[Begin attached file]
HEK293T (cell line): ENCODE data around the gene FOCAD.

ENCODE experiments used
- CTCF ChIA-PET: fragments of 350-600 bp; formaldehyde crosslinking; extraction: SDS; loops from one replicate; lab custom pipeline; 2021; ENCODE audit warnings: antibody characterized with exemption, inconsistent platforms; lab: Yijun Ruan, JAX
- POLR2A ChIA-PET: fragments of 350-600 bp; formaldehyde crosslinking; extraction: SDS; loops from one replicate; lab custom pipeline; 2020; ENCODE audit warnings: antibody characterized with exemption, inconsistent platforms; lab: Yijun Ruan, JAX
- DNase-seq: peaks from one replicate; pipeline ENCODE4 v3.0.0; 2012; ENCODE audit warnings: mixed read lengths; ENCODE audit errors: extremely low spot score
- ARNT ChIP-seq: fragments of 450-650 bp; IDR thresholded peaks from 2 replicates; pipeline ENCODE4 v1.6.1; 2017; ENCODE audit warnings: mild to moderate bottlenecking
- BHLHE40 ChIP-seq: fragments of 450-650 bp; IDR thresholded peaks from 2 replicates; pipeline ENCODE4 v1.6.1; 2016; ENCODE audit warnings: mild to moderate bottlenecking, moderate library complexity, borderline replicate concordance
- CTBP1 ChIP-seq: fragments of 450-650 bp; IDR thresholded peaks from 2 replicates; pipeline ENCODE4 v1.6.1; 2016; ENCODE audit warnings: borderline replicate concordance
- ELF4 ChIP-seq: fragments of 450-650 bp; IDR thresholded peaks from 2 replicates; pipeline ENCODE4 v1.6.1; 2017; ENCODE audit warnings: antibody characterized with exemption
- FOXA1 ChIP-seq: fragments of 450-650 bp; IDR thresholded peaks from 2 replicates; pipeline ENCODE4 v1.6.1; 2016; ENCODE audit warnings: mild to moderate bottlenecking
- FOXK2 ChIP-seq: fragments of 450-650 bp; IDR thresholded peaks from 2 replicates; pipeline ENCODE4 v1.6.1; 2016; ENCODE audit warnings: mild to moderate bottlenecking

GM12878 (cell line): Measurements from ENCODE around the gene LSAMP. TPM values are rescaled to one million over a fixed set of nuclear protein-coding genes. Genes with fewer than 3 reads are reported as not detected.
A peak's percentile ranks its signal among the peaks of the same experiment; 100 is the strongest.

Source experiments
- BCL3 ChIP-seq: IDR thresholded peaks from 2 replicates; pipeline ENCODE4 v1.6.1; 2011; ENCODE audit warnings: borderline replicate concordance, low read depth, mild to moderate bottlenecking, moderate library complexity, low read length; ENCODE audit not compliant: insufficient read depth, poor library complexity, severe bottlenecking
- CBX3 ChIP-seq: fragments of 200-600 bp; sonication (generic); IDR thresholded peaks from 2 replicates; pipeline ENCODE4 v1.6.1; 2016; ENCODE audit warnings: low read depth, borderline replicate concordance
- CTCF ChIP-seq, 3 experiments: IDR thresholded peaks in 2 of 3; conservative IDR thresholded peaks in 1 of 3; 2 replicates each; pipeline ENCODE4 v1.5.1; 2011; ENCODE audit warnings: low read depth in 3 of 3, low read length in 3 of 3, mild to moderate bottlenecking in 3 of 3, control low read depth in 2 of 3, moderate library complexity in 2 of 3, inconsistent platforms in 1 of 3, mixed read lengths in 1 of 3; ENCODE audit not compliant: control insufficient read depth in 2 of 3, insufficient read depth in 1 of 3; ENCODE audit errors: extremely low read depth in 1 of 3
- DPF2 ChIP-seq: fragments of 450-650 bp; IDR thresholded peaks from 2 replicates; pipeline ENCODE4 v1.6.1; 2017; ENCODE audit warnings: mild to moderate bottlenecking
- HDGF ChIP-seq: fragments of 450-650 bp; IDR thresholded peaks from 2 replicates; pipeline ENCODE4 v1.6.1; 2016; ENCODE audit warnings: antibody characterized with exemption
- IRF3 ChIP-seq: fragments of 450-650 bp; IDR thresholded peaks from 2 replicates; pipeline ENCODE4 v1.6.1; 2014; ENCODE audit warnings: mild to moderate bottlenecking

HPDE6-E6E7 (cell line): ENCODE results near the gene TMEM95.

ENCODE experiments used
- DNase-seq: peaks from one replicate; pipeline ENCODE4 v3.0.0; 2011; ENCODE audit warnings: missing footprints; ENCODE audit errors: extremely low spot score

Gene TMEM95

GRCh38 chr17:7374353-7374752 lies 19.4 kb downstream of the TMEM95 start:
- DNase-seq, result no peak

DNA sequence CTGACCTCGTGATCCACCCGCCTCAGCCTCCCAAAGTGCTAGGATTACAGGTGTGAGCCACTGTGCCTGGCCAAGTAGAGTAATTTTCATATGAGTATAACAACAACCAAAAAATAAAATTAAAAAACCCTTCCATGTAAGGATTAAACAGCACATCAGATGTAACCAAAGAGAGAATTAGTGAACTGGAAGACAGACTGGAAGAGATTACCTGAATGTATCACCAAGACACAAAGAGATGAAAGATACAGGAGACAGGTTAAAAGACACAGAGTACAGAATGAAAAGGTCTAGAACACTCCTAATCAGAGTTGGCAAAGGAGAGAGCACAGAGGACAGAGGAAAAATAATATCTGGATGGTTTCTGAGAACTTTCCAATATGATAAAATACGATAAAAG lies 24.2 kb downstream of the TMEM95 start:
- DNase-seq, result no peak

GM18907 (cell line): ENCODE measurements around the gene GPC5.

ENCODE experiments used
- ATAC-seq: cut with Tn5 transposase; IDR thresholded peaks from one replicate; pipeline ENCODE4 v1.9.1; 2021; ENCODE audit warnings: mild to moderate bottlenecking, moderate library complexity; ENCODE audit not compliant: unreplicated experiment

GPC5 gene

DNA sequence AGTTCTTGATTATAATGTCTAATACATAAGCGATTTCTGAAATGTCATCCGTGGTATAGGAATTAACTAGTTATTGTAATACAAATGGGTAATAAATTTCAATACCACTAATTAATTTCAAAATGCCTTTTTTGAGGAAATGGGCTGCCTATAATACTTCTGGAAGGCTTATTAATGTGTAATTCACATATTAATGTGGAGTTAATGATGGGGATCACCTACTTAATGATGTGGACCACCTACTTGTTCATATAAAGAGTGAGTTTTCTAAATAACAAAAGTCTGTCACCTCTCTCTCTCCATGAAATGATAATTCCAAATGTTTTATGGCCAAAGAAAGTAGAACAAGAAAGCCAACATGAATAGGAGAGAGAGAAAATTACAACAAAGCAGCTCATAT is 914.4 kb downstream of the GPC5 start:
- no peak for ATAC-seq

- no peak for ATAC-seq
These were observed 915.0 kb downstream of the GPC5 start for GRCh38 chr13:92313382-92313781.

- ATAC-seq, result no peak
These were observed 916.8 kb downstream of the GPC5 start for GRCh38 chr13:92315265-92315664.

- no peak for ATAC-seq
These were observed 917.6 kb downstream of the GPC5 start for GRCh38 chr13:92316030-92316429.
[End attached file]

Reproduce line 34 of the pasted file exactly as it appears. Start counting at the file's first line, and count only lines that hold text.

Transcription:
- no peak for ATAC-seq